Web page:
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Aliens Review

Other Critics provided by

Critics scores range from 0 to 100, with higher scores indicating more favorable reviews.

  • 5.0

    out of 100

    Universal acclaim
    based on a weighted average of all
    critic review scores.

  • 100

    out of 100


    For this movie stands to be something its predecessor was not, a megahit. And it deserves to be, for it is a remarkable accomplishment: a sequel that exceeds its predecessor in the reach of its appeal while giving Weaver new emotional dimensions to explore.

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  • 100

    out of 100

    ReelViews James Berardinelli

    Tautly paced and expertly directed, this roller coaster ride of a motion picture offers a little bit of everything, all wrapped up in a tidy science fiction/action package.

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  • 80

    out of 100


    James Cameron's vault into the big time after scoring with the exploitation actioner The Terminator makes up for lack of surprise with sheer volume of thrills and chills - emphasis is decidedly on the plural aspect of the title.

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  • 80

    out of 100

    The New York Times

    Under the direction of James (''The Terminator'') Cameron, [the special effects team has] put together a flaming, flashing, crashing, crackling blow-'em-up show that keeps you popping from your seat despite your better instincts and the basically conventional scare tactics.

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  • 88

    out of 100

    Chicago Sun-Times Roger Ebert

    I'm giving the movie a high rating for its skill and professionalism and because it does the job it says it will do. I am also advising you not to eat before you go to see it.

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For Families provided by Common Sense Media

OK for kids 15+

Alien sequel is bigger, faster, scarier.

What Parents Need to Know

Parents need to know that the relentless, ravenous clawed monsters iin Aliens, the sequel to Alien, are likely to give small kids (and others) nightmares. It's even more violent than the original. Besides the rerun of the grisly moment when embryonic aliens burst out of people (in reality and in dream scenes), we also see quick cuts of victims seared with acid, getting set on fire, and blowing themselves up with a grenade. Gunfire, bombs, and flamethrowers are directed at the aliens. Most disturbing of all -- or, at least, the most nakedly manipulative -- is the perpetual threat of ghastly violence/death/contamination directed at a frightened, screaming little girl. There's also a plethora of swearing and lots of adoring fondling of guns and high-powered weapons.

  • Families can talk about the military metaphor in the film; it's said James Cameron had Vietnam on his mind when he depicted a group of gung-ho Marines charging into tunnels only to get shredded to pieces by hordes of an enemy that keeps on coming. What could the characters have done differently?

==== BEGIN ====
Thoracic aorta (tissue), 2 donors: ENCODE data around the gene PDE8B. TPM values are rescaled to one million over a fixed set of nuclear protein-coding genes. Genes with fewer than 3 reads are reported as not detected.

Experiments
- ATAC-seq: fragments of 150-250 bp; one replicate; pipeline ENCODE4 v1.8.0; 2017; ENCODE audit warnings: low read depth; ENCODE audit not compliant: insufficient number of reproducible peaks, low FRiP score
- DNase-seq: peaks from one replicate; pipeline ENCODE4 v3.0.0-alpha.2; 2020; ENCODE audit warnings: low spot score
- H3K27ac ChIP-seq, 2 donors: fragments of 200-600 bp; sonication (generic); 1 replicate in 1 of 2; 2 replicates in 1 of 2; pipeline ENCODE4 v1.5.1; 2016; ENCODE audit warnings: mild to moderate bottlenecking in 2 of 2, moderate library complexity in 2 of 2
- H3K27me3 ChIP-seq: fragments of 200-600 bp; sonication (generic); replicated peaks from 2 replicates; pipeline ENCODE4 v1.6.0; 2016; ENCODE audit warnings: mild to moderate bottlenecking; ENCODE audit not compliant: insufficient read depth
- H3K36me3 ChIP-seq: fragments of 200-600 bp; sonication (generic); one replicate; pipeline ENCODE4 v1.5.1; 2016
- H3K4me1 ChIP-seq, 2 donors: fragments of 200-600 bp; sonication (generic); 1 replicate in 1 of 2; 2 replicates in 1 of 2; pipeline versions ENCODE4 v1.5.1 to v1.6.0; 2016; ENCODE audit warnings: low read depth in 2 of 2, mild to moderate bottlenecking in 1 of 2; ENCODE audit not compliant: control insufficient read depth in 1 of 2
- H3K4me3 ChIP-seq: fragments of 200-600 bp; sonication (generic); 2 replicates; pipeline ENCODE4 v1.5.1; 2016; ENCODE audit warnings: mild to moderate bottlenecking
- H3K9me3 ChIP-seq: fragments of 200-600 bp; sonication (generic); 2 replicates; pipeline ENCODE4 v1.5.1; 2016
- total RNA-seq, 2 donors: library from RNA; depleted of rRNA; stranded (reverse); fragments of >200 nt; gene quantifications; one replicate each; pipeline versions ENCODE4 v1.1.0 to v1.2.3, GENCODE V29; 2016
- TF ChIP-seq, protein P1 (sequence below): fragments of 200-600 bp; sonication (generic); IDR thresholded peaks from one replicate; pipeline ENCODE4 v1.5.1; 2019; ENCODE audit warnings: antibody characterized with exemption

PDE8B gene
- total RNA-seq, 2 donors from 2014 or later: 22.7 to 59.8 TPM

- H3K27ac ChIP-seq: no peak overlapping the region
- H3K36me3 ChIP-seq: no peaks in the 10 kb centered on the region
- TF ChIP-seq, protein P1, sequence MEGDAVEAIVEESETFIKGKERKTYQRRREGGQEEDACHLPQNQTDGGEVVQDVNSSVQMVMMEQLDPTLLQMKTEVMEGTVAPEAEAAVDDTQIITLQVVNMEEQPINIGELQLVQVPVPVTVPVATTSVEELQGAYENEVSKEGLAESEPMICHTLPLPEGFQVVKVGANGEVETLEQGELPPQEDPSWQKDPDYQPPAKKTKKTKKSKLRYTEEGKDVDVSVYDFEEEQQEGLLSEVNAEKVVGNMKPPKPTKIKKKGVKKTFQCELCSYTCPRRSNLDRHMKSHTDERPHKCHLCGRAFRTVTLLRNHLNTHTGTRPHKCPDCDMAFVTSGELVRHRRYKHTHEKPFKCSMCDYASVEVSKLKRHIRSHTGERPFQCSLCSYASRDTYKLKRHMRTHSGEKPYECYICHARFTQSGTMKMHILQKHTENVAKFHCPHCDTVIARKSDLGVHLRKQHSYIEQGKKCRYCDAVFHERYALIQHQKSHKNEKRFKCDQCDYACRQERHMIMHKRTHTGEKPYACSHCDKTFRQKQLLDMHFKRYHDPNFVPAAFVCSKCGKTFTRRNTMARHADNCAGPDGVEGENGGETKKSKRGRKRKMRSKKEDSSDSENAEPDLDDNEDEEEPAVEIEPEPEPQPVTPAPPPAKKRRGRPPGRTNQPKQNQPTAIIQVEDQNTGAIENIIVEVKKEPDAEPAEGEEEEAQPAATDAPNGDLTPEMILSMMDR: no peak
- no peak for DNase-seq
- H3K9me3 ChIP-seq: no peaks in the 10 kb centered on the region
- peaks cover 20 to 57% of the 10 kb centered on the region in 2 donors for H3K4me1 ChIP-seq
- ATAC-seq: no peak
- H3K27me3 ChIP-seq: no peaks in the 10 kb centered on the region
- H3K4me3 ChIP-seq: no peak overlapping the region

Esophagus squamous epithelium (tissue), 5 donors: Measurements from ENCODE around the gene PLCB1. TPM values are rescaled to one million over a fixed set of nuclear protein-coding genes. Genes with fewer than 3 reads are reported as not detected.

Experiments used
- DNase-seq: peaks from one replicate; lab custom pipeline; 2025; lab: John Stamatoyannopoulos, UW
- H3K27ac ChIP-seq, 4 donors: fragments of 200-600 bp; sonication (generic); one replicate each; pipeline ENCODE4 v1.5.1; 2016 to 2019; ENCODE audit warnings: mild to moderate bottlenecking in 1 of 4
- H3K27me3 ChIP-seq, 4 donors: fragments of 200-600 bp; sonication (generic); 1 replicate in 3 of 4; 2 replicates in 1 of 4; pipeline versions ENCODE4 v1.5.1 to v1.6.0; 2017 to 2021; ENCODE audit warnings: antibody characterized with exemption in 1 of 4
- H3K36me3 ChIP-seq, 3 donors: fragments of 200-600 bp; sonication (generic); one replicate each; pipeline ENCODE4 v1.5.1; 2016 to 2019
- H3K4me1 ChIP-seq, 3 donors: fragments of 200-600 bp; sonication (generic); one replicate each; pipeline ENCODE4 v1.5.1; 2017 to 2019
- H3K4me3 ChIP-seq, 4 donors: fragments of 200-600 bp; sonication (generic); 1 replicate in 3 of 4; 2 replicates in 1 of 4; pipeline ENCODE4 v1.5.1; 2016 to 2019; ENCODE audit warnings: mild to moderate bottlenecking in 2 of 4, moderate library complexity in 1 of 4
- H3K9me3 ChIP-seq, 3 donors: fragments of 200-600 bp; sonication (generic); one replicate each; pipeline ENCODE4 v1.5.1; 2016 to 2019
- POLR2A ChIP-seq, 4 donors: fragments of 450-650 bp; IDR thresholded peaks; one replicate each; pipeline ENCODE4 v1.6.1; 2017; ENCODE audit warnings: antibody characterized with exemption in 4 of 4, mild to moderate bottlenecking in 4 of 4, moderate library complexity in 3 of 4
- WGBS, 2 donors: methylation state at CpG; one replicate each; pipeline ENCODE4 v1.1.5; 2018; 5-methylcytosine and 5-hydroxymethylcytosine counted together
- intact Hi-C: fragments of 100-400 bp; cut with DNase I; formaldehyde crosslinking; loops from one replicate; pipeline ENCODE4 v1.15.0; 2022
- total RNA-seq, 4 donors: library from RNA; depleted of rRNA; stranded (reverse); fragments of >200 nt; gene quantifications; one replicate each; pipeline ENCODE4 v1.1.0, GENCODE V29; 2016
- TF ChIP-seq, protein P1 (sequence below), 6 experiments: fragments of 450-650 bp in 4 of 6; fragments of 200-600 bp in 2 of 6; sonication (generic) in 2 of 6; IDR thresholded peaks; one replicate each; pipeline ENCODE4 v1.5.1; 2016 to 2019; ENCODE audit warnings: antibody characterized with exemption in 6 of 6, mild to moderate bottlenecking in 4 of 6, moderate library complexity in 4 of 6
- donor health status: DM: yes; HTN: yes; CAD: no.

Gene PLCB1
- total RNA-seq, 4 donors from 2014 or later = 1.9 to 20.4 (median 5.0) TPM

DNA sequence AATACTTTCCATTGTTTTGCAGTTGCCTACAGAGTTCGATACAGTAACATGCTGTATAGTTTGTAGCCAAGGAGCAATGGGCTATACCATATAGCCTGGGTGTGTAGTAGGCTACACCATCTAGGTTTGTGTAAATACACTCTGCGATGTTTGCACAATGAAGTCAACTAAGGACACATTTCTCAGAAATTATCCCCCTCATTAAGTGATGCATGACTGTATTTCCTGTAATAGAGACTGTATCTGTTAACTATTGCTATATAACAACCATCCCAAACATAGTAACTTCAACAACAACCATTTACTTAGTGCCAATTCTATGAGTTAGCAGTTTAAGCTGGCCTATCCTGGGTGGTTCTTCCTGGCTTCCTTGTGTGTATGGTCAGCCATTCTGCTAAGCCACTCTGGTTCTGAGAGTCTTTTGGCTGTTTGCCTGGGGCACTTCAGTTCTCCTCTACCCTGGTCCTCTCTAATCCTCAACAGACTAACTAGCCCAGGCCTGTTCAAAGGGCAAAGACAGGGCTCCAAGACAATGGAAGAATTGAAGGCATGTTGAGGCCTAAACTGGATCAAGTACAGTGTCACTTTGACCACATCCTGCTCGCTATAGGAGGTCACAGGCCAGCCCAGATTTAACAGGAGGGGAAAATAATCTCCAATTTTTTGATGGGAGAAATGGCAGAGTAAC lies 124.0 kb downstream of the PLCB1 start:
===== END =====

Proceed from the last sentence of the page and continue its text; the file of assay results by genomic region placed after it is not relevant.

• What do you think of the showdown between the bereaved mother Ripley and the monstrous mother alien queen?

  • How do think this sequel compares with the original Alien?

The good stuff
  • message true2

    Messages: A mothering instinct/motherly love drives both Ripley and the queen alien. Technology doesn't always guarantee sueriority in combat, as shown by gung-ho Marines charging into tunnels with high-powered guns only to get shredded to pieces by hordes of an enemy that keeps on coming -- director James Cameron's metaphor for the Vietnam War.

  • rolemodels true2

    Role models: Ripley turns from the fear-paralyzed victim of the original Alien film into a tough, idealized action-heroine. She even forssakes body armor and takes a combination gun-flame thrower and charges alone into the alien nest. A corporate executive character who claims to be "an OK guy" is really murderous and treacherous in his greed. What little we see of the world of the future seems dominated by evil businessmen and bullying soldiers. The multiracial Colonial Marines are overconfident, swaggering braggarts.

What to watch for
  • violence false5

    Violence: Mostly in quick flashes, but still severe, as human characters are splashed with acid, torched with fire, or have little aliens bursting out of them. One man is literally torn in half, with the qualifier that "he" is an android, not human, with beige-colored blood and viscera. Gunfire, bombs, and flamethrowers are directed at the aliens. Much of the violence and lethal danger is threatened against a small child.

  • sex false0

    Sex: Indistinct glimpses of pin-up pictures in a locker room. Some mildly suggestive banter between co-ed Marines.

  • language false3

    Language: "F--k" and "a--hole" in soldierly banter and anger.

  • consumerism false0

    Consumerism: Not applicable

  • drugsalcoholtobacco false3

    Drinking, drugs and smoking: Social drinking by the adults.